Saturday 2nd of July 2022

Thank you so much for this article! My aunt made biscuits in her flour container using White Lilly flour and they were amazing. I’ve tried to make biscuits like hers without a lot of success. The main difference in my aunt’s was that she patted them out in her left hand and used the top of the fingers of her right pat them out and then arranged them in a cast iron skillet with sides touching. I can’t wait to try this!

Sue Ella Robinson

Wednesday 29th of December 2021

I was so glad to find your recipe. I have wanted to make Brendas’s but no room for a bowl to keep the flour in. I made yours today and they were wonderful. I now need to order the Lodge griddle. How did yours do when you got your griddle? Didn’t see an update.

Amy Oztan

Thursday 30th of December 2021

Oh man, I never posted an update!! Thank you for the reminder. But the pan is GREAT. It's perfect for these biscuits. It's bigger than what I was using, so I've found that making 1.5 times the recipe is perfect.


Sunday 3rd of October 2021

I use White Lily Self Rising flour to make my biscuits like Brenda Gantt. They turn out great. For those of you that can't find White Lily, you can order it on line at That is what I do because I can't get it in the stores in Arizona.


Saturday 2nd of October 2021

I have no time to try this yet...but I am going to! I actually just watched her video today and loved it. I did a search on bisquits in a bowl with flour, (something like that) and yours popped up. Thanks!


Thursday 29th of July 2021

I just tried this recipe, after buying the White Lily flour and a cast iron griddle on amazon. I should tell you I live at about 5280 altitude. Yes, that's the mile-high city (Denver). My dough was too dry. I followed the directions scrupulously. The dough wasn't close to sticky; it would barely hold together. The biscuits looked and tasted pretty good, but were a little crumbly. Of course, this sounds like I need more Crisco. I used butter-flavored Crisco. Any thoughts on making the finished product more moist?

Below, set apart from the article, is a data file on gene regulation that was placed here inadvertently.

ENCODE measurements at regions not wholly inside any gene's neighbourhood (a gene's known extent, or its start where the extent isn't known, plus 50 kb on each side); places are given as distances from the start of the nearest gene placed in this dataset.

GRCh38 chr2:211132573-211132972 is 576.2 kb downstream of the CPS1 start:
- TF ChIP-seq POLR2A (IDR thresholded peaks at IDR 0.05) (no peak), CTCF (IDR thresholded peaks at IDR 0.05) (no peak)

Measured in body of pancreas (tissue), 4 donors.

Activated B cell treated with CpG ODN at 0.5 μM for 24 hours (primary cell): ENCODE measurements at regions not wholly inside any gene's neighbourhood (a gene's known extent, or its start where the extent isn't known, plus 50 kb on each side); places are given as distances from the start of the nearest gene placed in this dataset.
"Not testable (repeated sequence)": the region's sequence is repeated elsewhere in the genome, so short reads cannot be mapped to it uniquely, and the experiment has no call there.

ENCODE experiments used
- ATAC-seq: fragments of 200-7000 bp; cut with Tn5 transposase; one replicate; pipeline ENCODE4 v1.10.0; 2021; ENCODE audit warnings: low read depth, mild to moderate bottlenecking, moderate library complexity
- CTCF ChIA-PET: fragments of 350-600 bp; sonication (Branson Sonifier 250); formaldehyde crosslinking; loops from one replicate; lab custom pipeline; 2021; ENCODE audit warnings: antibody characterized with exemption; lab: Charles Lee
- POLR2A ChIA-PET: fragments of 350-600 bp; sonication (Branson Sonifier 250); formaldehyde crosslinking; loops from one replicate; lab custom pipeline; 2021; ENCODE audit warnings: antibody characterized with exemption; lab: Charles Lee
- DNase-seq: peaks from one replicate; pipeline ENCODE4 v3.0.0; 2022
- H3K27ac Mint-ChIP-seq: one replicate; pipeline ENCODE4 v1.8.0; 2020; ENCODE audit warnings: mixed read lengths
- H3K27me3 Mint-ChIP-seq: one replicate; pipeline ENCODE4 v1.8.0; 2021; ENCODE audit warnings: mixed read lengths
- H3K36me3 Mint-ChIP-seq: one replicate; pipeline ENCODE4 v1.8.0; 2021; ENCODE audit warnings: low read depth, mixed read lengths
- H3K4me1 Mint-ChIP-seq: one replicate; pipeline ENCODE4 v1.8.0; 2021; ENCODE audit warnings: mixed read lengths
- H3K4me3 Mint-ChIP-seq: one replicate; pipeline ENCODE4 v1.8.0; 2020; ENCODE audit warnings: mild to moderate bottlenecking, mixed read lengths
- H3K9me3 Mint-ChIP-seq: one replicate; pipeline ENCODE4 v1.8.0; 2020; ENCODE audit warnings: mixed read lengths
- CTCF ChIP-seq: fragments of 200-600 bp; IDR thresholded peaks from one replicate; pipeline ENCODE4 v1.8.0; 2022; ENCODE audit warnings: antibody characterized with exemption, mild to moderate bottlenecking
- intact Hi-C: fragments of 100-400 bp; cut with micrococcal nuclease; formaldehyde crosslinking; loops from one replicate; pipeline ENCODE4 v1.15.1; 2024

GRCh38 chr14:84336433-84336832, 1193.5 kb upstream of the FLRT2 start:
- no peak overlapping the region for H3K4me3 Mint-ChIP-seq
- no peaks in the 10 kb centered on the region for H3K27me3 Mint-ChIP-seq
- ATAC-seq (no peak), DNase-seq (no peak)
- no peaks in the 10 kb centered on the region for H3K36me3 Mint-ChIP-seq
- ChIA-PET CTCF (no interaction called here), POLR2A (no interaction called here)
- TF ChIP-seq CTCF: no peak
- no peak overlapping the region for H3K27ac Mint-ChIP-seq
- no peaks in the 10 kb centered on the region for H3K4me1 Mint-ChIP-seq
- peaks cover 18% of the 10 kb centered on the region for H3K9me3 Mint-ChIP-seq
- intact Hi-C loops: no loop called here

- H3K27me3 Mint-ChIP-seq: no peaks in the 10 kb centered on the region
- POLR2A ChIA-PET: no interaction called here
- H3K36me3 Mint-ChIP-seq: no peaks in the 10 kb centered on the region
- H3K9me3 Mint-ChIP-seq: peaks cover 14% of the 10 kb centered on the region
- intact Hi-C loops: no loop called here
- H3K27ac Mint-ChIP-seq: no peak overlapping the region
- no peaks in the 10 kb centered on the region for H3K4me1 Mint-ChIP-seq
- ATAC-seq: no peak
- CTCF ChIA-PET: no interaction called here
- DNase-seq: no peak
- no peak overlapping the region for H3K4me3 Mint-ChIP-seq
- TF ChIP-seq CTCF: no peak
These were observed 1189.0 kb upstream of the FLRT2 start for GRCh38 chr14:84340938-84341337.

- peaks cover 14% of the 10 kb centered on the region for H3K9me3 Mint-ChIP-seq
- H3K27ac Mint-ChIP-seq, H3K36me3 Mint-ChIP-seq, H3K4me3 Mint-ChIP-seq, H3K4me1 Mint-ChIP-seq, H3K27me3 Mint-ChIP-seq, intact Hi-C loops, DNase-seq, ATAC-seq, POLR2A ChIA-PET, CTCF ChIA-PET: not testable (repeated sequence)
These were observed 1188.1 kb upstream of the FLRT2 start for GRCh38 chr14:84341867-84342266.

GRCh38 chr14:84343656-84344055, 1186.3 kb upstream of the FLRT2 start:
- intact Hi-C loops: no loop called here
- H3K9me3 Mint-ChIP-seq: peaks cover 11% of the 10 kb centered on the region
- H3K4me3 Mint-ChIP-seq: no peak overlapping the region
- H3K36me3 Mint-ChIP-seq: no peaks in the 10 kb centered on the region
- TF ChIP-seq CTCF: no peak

Saturday 4th of June 2022

@Valerie, Add more buttermilk


Saturday 31st of July 2021

I believe u did not add enough buttermilk and/or Crisco. I baked mine at 8500 Altitude and they baked beautifully. I didn’t have a cast iron skillets, I used a pizza pan lined with aluminum foil. Worked very well, light brown on outside and flakey inside.

Amy Oztan

Friday 30th of July 2021

I'm so sorry to hear that they didn't turn out well! I have to admit that I have very little experience with high-altitude baking, so if any of my readers are experienced in this I hope they'll chime in. From what I do know, the high altitude causes your flour to be much drier, so I'm tempted to make my first suggestion to decrease the flour by about a tablespoon per cup, which is the normal standard change for high-altitude recipes. BUT, I think in this case, since your dough was SO different from mine, you might be the perfect candidate for making the recipe like Brenda does in her video, because the Crisco and buttermilk pick up the amount of flour they need to, without measuring. If you don't want to try that, I would reduce the flour by more, maybe even by 2 or 3 tablespoons per cup, because for this recipe it would be easier to add more flour than more Crisco. Try to keep track of how much you add back in, so that you don't have to guess next time. And I hate to mention it, but flour is THE most miss-measured ingredient out there, so if you're not weighing the flour, please just make sure you're sifting it and then spooning it into the measuring cup (not using the cup to scoop the flour), since otherwise you'll end up with too much flour.